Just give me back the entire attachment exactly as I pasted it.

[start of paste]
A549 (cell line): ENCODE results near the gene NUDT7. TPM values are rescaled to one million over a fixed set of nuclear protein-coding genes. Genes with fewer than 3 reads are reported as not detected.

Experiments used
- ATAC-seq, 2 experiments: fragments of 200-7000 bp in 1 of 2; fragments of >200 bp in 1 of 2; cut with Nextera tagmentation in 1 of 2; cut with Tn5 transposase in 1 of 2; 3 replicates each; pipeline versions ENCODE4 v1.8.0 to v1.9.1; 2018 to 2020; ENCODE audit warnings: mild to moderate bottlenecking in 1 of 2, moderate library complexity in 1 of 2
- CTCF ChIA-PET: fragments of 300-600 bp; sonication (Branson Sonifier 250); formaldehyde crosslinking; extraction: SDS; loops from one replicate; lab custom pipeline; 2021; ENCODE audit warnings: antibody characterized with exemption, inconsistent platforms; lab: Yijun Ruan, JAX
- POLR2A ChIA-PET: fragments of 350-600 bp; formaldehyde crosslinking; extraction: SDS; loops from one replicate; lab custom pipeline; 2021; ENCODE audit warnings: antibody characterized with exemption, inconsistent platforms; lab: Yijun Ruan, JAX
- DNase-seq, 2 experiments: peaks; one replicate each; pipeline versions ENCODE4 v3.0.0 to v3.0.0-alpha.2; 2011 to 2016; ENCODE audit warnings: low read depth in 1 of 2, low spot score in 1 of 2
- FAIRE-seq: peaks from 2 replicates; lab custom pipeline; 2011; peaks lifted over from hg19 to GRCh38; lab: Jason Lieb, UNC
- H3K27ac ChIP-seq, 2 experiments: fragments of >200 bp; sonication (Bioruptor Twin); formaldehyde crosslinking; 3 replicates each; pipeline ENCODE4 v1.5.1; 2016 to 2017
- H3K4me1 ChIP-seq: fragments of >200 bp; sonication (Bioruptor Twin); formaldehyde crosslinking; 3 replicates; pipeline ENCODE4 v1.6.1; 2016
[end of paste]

A549 (cell line): ENCODE results near the gene NUDT7. TPM values are rescaled to one million over a fixed set of nuclear protein-coding genes. Genes with fewer than 3 reads are reported as not detected.

Experiments used
- ATAC-seq, 2 experiments: fragments of 200-7000 bp in 1 of 2; fragments of >200 bp in 1 of 2; cut with Nextera tagmentation in 1 of 2; cut with Tn5 transposase in 1 of 2; 3 replicates each; pipeline versions ENCODE4 v1.8.0 to v1.9.1; 2018 to 2020; ENCODE audit warnings: mild to moderate bottlenecking in 1 of 2, moderate library complexity in 1 of 2
- CTCF ChIA-PET: fragments of 300-600 bp; sonication (Branson Sonifier 250); formaldehyde crosslinking; extraction: SDS; loops from one replicate; lab custom pipeline; 2021; ENCODE audit warnings: antibody characterized with exemption, inconsistent platforms; lab: Yijun Ruan, JAX
- POLR2A ChIA-PET: fragments of 350-600 bp; formaldehyde crosslinking; extraction: SDS; loops from one replicate; lab custom pipeline; 2021; ENCODE audit warnings: antibody characterized with exemption, inconsistent platforms; lab: Yijun Ruan, JAX
- DNase-seq, 2 experiments: peaks; one replicate each; pipeline versions ENCODE4 v3.0.0 to v3.0.0-alpha.2; 2011 to 2016; ENCODE audit warnings: low read depth in 1 of 2, low spot score in 1 of 2
- FAIRE-seq: peaks from 2 replicates; lab custom pipeline; 2011; peaks lifted over from hg19 to GRCh38; lab: Jason Lieb, UNC
- H3K27ac ChIP-seq, 2 experiments: fragments of >200 bp; sonication (Bioruptor Twin); formaldehyde crosslinking; 3 replicates each; pipeline ENCODE4 v1.5.1; 2016 to 2017
- H3K4me1 ChIP-seq: fragments of >200 bp; sonication (Bioruptor Twin); formaldehyde crosslinking; 3 replicates; pipeline ENCODE4 v1.6.1; 2016